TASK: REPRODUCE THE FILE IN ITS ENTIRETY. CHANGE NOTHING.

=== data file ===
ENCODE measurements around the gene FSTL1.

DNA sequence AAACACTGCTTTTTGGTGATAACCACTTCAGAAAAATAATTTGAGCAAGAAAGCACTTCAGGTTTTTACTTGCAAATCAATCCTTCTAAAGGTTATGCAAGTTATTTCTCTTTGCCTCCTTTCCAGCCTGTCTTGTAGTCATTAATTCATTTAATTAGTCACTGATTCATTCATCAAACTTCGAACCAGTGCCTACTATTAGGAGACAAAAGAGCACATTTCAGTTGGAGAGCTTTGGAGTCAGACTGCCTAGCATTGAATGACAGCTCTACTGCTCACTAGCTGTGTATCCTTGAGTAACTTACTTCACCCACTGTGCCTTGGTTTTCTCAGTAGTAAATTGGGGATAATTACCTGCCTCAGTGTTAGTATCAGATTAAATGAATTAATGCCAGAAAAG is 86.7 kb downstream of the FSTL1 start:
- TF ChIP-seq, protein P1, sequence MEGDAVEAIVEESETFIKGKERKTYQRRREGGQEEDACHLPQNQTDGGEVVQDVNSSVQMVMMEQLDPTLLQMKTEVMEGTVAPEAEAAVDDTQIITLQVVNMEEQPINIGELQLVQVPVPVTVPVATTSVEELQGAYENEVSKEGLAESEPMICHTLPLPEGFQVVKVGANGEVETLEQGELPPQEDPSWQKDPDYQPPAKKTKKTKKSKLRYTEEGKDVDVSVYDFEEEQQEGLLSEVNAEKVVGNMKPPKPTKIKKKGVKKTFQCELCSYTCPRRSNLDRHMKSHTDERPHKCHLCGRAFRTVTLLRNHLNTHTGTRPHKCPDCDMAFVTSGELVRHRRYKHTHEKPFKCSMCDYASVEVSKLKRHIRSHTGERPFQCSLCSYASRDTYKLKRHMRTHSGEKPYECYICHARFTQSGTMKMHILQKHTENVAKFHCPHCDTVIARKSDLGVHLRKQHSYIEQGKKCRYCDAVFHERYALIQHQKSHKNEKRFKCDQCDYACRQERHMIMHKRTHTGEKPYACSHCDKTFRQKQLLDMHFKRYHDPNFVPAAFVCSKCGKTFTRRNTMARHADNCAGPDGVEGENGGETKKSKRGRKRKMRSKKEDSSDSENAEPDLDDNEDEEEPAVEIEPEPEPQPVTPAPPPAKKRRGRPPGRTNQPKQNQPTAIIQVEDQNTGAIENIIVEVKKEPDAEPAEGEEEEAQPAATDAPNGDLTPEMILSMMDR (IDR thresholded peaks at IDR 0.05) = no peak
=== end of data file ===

ENCODE measurements around the gene FSTL1.

DNA sequence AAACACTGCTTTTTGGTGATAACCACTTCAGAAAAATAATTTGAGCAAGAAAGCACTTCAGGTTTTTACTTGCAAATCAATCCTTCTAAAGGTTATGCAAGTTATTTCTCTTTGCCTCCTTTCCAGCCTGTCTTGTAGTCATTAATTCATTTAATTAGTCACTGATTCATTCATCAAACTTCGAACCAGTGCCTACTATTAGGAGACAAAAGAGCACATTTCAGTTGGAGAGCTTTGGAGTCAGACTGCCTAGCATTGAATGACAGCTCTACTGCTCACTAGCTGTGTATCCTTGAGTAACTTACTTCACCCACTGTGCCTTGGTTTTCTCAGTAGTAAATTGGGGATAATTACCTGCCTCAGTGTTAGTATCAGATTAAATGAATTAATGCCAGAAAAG is 86.7 kb downstream of the FSTL1 start:
- TF ChIP-seq, protein P1, sequence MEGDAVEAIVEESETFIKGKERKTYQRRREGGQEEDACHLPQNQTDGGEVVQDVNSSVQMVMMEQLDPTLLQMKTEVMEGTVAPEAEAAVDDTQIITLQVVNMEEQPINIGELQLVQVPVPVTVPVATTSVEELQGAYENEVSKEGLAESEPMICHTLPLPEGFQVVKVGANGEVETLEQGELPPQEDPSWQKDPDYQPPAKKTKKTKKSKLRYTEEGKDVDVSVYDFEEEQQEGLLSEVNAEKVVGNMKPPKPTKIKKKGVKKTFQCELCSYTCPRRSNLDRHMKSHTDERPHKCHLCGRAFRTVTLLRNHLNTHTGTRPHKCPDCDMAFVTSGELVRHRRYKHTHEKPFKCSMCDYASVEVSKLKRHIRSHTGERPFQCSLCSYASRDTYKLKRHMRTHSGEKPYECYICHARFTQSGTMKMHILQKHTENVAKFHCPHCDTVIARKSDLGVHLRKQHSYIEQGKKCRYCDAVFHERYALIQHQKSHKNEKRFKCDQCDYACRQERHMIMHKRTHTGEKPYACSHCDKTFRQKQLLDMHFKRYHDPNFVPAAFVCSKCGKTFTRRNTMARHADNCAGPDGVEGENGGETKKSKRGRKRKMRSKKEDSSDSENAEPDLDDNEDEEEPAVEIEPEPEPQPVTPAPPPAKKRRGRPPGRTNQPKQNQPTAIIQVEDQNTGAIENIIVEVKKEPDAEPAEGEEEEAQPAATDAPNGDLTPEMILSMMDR (IDR thresholded peaks at IDR 0.05) = no peak